The Act also creates a number of exemptions from its minimum wage and overtime requirements. As relevant to this case, one such exemption exists for individuals “employed in a bona fide executive ․ capacity.” 29 U.S.C. § 213(a)(1). We construe this statutory exemption narrowly, like we construe all other exemptions under the FLSA. Gregory, 555 F.3d at 1302. The employer bears the burden of establishing that it is entitled to an FLSA exemption. Alvarez Perez v. Sanford–Orlando Kennel Club, Inc., 515 F.3d 1150, 1156 (11th Cir.2008).
An employer wishing to demonstrate that its employee falls under the FLSA's executive exemption must establish that
(1) [the employee is] [c]ompensated on a salary basis at a rate of not less than $455 per week ․, exclusive of board, lodging or other facilities;
(2) [the employee's] primary duty is management of the enterprise in which the employee is employed or of a customarily recognized department or subdivision thereof;
(3) [the employee] customarily and regularly directs the work of two or more other employees; and
(4) [the employee] has the authority to hire or fire other employees or [that the employee's] suggestions and recommendations as to the hiring, firing, advancement, promotion or any other change of status of other employees are given particular weight.
See 29 C.F.R. § 541.100(a).
The first prong of the executive exemption, known as the “salary basis” test, is at issue here. An employee is considered to be paid on a “salary basis” if
the employee regularly receives each pay period on a weekly, or less frequent basis, a predetermined amount constituting all or part of the employee's compensation, which amount is not subject to reduction because of variations in the quality or quantity of the work performed.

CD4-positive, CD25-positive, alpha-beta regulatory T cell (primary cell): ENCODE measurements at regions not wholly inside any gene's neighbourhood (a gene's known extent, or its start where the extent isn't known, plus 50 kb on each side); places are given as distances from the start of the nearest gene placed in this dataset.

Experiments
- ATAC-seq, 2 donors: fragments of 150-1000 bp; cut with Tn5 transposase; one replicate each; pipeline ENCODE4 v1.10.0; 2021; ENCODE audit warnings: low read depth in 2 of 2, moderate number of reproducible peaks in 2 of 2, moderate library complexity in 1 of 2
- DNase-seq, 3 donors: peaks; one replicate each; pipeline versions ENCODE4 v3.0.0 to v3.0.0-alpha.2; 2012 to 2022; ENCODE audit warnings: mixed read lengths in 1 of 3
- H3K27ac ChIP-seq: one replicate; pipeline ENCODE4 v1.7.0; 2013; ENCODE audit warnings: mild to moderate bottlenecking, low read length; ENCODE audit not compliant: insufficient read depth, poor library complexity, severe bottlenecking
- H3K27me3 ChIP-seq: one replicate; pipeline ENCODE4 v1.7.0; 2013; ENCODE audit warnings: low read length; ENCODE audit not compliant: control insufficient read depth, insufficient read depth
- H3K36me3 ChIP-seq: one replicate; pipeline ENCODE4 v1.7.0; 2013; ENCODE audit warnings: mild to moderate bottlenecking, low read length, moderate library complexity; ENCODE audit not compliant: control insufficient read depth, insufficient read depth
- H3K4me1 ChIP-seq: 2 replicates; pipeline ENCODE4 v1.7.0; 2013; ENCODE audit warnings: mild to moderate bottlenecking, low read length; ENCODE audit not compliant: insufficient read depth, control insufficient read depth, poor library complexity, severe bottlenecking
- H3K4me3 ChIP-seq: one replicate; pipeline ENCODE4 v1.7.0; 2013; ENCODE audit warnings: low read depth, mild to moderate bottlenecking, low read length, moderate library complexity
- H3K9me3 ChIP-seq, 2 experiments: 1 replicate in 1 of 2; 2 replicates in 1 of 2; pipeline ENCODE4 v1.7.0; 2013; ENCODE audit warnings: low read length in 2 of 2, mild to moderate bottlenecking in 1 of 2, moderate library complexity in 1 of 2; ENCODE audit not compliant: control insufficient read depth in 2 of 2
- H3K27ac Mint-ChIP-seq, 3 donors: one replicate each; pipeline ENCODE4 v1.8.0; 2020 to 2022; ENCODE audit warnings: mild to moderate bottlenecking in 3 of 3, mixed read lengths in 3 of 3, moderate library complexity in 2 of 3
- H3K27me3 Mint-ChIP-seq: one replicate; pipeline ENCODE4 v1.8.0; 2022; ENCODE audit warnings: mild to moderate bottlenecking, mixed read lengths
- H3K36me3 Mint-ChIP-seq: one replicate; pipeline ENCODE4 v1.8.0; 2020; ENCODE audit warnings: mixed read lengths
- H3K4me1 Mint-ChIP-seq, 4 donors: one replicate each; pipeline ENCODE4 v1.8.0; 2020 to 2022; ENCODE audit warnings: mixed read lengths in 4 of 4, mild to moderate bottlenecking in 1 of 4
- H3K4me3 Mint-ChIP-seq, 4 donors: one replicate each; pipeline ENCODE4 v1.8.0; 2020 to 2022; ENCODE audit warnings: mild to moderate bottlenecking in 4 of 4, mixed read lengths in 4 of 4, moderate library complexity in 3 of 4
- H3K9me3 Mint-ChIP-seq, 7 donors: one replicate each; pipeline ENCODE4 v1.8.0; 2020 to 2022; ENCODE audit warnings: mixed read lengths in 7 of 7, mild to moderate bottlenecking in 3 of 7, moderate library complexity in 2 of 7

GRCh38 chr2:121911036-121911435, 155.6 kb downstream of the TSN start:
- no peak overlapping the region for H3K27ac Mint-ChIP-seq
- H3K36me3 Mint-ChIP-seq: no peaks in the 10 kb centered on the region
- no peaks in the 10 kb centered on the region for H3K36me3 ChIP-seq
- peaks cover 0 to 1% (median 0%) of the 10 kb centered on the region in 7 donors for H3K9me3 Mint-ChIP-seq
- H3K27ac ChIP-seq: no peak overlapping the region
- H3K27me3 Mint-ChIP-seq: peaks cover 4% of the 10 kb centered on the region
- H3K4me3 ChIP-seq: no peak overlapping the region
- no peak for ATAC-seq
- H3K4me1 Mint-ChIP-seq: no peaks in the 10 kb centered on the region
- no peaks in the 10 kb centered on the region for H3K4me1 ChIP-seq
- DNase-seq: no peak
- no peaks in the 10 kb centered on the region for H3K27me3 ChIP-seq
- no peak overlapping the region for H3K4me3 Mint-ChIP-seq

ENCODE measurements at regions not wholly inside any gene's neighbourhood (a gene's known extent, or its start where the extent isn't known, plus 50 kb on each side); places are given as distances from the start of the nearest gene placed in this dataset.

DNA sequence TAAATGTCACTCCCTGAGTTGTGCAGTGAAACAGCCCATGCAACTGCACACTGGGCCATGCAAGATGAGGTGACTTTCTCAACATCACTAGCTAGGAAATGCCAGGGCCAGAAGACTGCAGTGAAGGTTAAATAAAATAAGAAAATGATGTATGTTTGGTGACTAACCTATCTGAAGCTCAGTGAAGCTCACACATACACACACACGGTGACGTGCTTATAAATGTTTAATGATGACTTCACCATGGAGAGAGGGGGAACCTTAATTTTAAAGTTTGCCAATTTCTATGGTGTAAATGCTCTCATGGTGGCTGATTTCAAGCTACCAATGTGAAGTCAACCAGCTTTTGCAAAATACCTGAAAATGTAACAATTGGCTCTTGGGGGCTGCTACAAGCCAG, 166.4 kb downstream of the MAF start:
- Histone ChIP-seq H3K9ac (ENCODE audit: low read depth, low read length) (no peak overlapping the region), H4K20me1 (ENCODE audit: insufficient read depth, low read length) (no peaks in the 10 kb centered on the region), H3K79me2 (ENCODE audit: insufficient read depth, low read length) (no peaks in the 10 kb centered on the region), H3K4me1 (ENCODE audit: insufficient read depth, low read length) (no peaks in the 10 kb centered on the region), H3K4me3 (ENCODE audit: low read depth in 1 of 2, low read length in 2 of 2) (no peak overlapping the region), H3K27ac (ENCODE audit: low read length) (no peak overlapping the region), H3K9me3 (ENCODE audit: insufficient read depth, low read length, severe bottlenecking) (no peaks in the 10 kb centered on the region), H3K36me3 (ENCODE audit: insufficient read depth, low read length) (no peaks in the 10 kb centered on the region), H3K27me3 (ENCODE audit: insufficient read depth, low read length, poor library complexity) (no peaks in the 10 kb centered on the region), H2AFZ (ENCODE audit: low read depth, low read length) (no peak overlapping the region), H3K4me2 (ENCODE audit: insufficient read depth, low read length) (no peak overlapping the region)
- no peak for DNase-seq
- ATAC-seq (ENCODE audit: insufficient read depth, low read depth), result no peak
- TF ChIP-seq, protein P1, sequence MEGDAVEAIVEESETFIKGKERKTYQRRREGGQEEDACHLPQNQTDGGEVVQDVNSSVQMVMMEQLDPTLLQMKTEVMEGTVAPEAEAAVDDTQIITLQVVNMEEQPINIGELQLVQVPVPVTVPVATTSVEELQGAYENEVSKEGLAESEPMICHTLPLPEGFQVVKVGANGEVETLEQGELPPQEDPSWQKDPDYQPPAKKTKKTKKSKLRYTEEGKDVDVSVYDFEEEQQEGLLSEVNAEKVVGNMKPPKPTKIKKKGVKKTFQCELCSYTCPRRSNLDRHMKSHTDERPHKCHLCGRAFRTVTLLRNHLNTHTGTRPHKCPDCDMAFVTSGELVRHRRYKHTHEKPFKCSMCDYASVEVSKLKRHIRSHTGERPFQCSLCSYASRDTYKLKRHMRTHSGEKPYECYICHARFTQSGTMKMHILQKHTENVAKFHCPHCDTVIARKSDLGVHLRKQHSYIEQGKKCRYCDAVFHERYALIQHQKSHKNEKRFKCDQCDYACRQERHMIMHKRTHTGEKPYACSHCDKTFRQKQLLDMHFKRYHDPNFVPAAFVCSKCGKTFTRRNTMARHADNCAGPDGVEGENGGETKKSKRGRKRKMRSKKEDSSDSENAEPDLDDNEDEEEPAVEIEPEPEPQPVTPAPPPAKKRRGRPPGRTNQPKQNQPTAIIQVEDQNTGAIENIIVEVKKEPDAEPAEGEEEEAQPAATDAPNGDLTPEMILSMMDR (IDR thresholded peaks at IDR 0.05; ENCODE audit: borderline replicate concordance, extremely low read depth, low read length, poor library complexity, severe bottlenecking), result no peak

29 C.F.R. § 541.602(a) (emphasis added). This general rule prohibiting deductions from an employee's paycheck is subject to a number of exceptions. Deductions from pay are permissible when the exempt employee (1) is “absent from work for one or more full days for personal reasons, other than sickness or disability”; (2) is absent from work for “one or more full days occasioned by sickness or disability ․ if the deduction is made in accordance with a bona fide [sick leave] plan”; (3) is penalized “in good faith for infractions of safety rules of major significance”; or (4) receives a “disciplinary suspension[ ] of one or more full days imposed in good faith for infractions of workplace conduct rules.” See 29 C.F.R. § 541.602.
Two of these exceptions are at issue here: (1) deductions for violations of safety rules of major significance and (2) deductions for violations of workplace conduct rules. Safety rules of major significance include “those relating to the prevention of serious danger in the workplace or to other employees, such as rules prohibiting smoking in explosive plants, oil refineries and coal mines.” 29 C.F.R. § 541.602(b)(4).